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Edited Collections

A Life of Meaning: Embracing Reform Judaism's Sacred Path, Editor. New York: CCAR Press, 2018.

A Life of Meaning: Embracing Reform Judaism's Sacred Path informs and challenges as it asks these essential questions: What are our core beliefs, our most important values, and our range of practices? Why do the choices we make matter so much? What is the legacy we are creating for the generations to come? And why is Reform Judaism critical to the Jewish future? Striving to embody a faith in harmony with our most heartfelt beliefs and our lived experiences, Reform Judaism is dynamic and constantly evolving, driven by passionate and forward-thinking leaders. This book offers in one volume the writings of more than fifty rabbis, scholars, and community leaders who represent the full range of viewpoints and expression that can be seen in Reform Judaism today.


Jesse Paikin, "A Study Guide for A Life of Meaning: Embracing Reform Judaism's Sacred Path," CCAR Press, 2018.



"Rabbi Dana Kaplan's 'A Life of Meaning' is not 'what Reform Judaism says about...'," Southern Jewish Life, August 6, 2018.


"CCAR Press new authors... Rabbi Peter Knobel and Rabbi Dana Evan Kaplan," Blog Talk Radio Podcast, Jewish Sacred Aging, February 20, 2018.

The Cambridge Companion to American Judaism, Editor.  New York and Cambridge: Cambridge University Press, 2005.

This companion provides readers with a comprehensive introduction to the most important and interesting historical and contemporary facets of Judaism in America. Written by twenty-four leading scholars from the fields of religious studies, history, literature, philosophy, art history, sociology, and musicology, the survey adopts an inclusive perspective on Jewish religious experience. Three initial chapters cover the development of Judaism in America from 1654, when Sephardic Jews first landed in New Amsterdam, until today.


Steven M. Glazer, Book Reviews, Shofar: An Interdisciplinary Journal of Jewish Studies, Spring 2007.


Marc Lee Raphael, Book Reviews, American Jewish History, March 2007.

Matthew Kraus, “Essays animate study of American Judaism,” The American Israelite, May 18, 2006.

Reviews: American Jewish History, Jewish Book World, Spring 2006.


Matthew Kraus, Book Reviews, American Jewish Archives Journal, 2005.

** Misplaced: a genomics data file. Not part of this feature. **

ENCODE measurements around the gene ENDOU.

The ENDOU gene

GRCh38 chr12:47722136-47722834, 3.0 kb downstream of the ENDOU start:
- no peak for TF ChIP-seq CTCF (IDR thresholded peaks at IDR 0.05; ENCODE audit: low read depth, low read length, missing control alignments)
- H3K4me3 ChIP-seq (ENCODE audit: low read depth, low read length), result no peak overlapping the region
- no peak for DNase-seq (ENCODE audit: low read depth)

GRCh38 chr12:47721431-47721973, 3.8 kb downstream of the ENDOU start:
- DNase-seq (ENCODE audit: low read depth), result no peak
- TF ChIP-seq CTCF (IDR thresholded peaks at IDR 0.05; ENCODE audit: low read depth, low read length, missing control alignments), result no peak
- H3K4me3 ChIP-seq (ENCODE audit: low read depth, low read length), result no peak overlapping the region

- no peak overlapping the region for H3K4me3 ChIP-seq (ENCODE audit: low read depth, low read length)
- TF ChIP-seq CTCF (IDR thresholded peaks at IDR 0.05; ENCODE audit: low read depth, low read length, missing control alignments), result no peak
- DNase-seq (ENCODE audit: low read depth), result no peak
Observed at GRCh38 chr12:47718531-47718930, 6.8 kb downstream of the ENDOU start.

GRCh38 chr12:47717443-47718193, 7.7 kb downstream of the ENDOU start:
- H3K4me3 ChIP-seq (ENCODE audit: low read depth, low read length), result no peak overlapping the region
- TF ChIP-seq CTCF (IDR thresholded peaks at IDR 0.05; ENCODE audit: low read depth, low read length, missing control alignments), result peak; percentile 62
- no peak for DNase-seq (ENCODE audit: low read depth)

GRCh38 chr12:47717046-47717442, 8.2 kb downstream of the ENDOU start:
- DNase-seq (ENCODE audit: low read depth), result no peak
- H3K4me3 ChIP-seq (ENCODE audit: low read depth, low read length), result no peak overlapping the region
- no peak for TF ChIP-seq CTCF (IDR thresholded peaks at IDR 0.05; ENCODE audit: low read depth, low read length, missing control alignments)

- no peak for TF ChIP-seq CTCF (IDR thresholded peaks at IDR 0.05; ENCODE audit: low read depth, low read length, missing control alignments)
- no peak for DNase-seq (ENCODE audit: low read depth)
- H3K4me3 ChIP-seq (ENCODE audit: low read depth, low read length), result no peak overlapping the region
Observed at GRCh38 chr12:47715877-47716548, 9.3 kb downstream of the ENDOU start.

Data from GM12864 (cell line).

Platforms and Prayer Books: Theological and Liturgical Perspectives on Reform Judaism, Editor.  Lanham, Maryland: Rowman & Littlefield, 2002.

Since the Enlightenment, Jews have sought to understand Judaism as a modern religion in an intellectual context equivalent to Christianity. This shifted the focus of attention away from the ritual commandments to a concern with the universal foundations of the faith. Platforms and Prayer Books analyzes the impact of that shift, presenting new approaches as well as innovative arguments. The essays in this collection express the inherent difficulty of reconciling theory with practice in a liberal religious framework. In addition, they also demonstrate the surprising vitality of a movement that many expected to decline demographically as well as intellectually. Not only is the Reform movement actually increasing in numbers, but, as this book demonstrates, it is also showing an amazing breadth of creativity. 


Through lively discussions, noted scholars and rabbis trace the evolution of Reform Judaism through discussions on theological and liturgical topics that are grounded in the platforms and prayer books that chart the movement's developments through its 200-year history. Contributors with perspectives from both within and outside of Reform Judaism evaluate trends and interpret changes that have taken and are taking place, exploring the historical context and contemporary significance of Reform Jewish belief.


Mordecai Finley, Book Reviews, CCAR Journal: A Reform Jewish Quarterly, Summer 2005, 90-93.

Contemporary Debates in American Reform Judaism: Conflicting Visions, Editor.  New York and London: Routledge, 2001.

This is a ground breaking collection of essays that takes a hard look at the Reform Movement today. Opening essays look at the problem of building a religous community, the competition in the "spiritual marketplace," and why people join or do not join a Reform synagogue. Other contributors look at a host of controversial issues including Patrilineal Descent, Outreach, Intermarriage, gender issues, gay and lesbian participation, and others.


Geoffrey W. Dennis, Book Reviews, CCAR Journal: A Reform Jewish Quarterly, Fall 2004, 77-79.

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